If you’re interested in visiting the Farne Islands I’d recommend going June-July but there’s plenty to see if you’re there a little earlier in the year. I’ve previously been there as early as April but there were only a few puffins as about 70,000 of them had gone off fishing further afield. However there was great entertainment provided by a young seal sun-bathing by the little port, he wasn’t at all deterred by all of the tourists and he just lay there on his back smiling and enjoying the sunshine.

I hope you enjoyed this blog post on the Farne Islands.

I’m currently listening to Come And Get Your Love by Redbone.

Until next time,
Caitlin

Favourite Snaps of 2015: October

Ack. This break from blogging has gone on long enough! Too long did revision take over my life. I’m back to doing the things I love: such as cooking dinner, wandering and exploring, photography, drawing, knitting, being healthy…er.
With results day in a little over 2 weeks away I thought I should get back to my favourite series of blog posts and with it my favourite snaps of 2015!

Truth be told, October was a better month for photography than September. I had the half term holiday to look forward to and my cousin was leaving, yet again, to live in New Zealand – Mia had a leaving party at her home in Oxfordshire and so I was able to enjoy a weekend in my uncle and auntie’s sweet little cottage… so thank you Mia! On our way back up North we stopped off at Waddesdon Manor where I enjoyed the autumnal colours on the trees and the decaying leaves which littered the grass. A particular favourite of mine for this month is the photo of my brother with a disc on his nose saying ‘Oxford Brew’. I find this hilariously ironic because he went to Cambridge university and so it would have been too good if he’d got some tea from Cambridge and not from its academic rival. Also his expression is priceless. Just one other little thing: my brother stayed in that jumper all weekend.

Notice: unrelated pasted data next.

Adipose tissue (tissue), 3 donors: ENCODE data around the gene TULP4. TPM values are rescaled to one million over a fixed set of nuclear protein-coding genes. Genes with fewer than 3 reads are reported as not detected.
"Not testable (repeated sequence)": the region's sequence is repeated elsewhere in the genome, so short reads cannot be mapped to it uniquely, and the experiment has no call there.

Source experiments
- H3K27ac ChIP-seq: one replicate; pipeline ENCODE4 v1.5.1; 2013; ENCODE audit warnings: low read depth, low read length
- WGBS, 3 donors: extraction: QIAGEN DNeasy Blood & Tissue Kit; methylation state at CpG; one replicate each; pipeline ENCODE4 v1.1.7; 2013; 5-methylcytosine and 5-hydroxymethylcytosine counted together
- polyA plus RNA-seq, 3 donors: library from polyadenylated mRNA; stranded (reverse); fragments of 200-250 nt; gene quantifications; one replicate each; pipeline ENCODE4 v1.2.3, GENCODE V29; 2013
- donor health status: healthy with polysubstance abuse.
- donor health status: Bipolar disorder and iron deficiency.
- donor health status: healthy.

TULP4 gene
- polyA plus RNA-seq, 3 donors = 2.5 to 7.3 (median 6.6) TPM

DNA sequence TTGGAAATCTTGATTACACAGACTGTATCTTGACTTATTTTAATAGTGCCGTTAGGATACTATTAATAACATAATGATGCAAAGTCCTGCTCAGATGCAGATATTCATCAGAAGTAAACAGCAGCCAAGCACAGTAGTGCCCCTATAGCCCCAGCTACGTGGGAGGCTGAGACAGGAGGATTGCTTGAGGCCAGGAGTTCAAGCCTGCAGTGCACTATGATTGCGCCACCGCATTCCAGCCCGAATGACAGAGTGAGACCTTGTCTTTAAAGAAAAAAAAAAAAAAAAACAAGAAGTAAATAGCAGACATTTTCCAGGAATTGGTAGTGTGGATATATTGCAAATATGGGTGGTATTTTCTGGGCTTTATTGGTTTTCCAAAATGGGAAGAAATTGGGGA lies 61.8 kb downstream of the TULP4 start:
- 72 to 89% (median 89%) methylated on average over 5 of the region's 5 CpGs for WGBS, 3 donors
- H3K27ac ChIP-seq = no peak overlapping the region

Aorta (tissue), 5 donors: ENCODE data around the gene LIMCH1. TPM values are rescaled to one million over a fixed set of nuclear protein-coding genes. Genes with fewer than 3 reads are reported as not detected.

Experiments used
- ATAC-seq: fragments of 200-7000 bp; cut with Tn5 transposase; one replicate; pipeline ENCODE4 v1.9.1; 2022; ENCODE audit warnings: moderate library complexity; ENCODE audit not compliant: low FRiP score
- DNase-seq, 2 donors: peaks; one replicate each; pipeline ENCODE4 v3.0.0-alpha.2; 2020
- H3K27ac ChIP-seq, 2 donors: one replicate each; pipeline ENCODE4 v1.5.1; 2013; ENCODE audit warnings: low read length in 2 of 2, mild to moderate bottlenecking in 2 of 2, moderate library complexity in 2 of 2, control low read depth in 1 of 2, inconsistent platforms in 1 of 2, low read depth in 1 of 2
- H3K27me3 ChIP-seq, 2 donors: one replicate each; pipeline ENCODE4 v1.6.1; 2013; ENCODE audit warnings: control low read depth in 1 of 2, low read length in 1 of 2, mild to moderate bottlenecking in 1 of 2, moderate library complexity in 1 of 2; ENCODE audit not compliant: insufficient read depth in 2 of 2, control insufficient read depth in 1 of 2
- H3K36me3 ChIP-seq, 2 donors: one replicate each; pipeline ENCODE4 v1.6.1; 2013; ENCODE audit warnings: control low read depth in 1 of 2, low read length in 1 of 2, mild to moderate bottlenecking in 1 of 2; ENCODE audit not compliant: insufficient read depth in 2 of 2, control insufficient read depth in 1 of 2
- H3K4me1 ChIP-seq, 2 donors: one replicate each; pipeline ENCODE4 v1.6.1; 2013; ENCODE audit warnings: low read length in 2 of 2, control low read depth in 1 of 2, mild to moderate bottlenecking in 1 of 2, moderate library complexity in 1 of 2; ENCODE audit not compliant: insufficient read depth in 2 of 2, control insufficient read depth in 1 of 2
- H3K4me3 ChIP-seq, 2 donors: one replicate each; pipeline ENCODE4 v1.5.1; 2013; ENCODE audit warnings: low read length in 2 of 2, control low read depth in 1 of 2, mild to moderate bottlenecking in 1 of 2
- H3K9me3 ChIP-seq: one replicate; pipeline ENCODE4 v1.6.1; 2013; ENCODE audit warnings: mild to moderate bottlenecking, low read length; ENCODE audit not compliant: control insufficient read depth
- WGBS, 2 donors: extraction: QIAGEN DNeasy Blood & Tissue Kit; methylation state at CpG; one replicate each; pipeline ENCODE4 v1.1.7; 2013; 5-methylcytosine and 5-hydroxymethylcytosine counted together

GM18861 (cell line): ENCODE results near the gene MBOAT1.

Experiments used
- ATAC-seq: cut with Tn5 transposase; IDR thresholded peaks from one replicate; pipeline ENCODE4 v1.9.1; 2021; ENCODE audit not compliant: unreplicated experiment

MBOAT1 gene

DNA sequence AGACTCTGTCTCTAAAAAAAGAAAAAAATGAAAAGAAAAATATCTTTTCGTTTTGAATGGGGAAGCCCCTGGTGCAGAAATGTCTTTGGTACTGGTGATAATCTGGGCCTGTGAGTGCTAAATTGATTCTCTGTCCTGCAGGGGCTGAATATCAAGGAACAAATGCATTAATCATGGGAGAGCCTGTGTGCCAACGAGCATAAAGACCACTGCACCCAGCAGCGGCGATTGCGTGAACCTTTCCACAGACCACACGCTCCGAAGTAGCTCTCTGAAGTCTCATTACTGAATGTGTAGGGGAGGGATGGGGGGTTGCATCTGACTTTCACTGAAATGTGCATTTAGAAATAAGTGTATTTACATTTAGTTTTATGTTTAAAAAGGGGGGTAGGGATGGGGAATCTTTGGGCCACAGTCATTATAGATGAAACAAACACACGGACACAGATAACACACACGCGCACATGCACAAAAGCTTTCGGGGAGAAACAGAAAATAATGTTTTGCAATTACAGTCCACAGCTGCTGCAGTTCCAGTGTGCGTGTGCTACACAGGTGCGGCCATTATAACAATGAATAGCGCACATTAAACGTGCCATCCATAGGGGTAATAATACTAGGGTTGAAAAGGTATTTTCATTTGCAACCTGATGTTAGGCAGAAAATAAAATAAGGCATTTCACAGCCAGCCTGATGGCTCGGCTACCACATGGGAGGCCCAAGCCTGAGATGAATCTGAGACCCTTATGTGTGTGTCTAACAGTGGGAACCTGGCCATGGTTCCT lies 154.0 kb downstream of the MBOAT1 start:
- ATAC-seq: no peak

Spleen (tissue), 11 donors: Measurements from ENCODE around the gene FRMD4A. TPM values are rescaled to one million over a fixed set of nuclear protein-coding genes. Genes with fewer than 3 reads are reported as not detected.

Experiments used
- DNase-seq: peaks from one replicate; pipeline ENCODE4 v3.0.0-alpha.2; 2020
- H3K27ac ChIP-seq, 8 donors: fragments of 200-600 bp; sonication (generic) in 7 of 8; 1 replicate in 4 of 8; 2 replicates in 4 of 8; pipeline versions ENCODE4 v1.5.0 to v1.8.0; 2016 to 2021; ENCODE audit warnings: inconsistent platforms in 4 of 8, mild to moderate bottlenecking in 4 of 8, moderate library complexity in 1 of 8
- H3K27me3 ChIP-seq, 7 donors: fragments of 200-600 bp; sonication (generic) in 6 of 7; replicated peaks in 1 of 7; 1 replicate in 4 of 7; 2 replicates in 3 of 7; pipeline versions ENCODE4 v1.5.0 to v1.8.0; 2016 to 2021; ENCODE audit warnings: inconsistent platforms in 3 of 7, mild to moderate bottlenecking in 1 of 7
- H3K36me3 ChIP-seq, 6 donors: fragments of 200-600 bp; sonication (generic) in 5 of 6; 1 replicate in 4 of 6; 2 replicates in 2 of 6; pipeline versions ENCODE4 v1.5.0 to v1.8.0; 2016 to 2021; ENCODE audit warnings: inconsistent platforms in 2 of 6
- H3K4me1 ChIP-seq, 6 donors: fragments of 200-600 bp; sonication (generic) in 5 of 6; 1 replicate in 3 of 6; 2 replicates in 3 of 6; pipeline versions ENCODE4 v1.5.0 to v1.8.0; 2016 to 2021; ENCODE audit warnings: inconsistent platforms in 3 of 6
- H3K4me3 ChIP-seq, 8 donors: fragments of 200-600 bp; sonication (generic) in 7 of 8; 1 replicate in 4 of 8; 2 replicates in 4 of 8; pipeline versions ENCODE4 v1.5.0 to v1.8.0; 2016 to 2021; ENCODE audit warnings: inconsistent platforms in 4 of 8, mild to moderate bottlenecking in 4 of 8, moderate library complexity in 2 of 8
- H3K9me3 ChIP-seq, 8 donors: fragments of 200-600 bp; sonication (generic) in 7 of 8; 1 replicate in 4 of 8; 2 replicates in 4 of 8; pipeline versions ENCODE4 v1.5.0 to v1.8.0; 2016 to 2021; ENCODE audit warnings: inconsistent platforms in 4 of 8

Enjoy!

A little later on in October it was time to pop down to London to go and see The Lion King in the West End with my family. I just love going places, especially if it means we can go somewhere awesome for brunch! Enter: The Grainstore.

Ah yes it’s my first post on here since February and it’s also my first post of August!

My favourite untranslatable word of July: TSUNDOKU, Japanese
This is a noun meaning the pile of recently-(or not so recently)bought books that don’t get to see the light of day. I chose the word tsundoku because I’ve been reading more and more recently and I keep heading for the ambitious reads, for example I’m currently reading The Pillars Of The Earth by Ken Follett and it’s great but it means that the list of books I’m waiting to read keeps growing as I keep getting pulled into Waterstones by the will of the books and I often come out having adopted a book or two! Most of the classics in my room previously came from my dad’s bookshelf, e.g. Wuthering Heights and Great Expectations suitably! Oh and To Kill A Mockingbird of course although I fully intend to read this one!
‘The tsundoku scale can range from just one unread book to a serious hoard, so you are most likely guilty of it. As intellectual as you may look tripping over an unread copy of Great Expectations on your way to the front door, those pages probably deserve to see the daylight.’ – Lost In Translation by Ella Frances Sanders.

 

I’m currently listening to Solace by Myriam Gendron

Until next time,
Caitlin x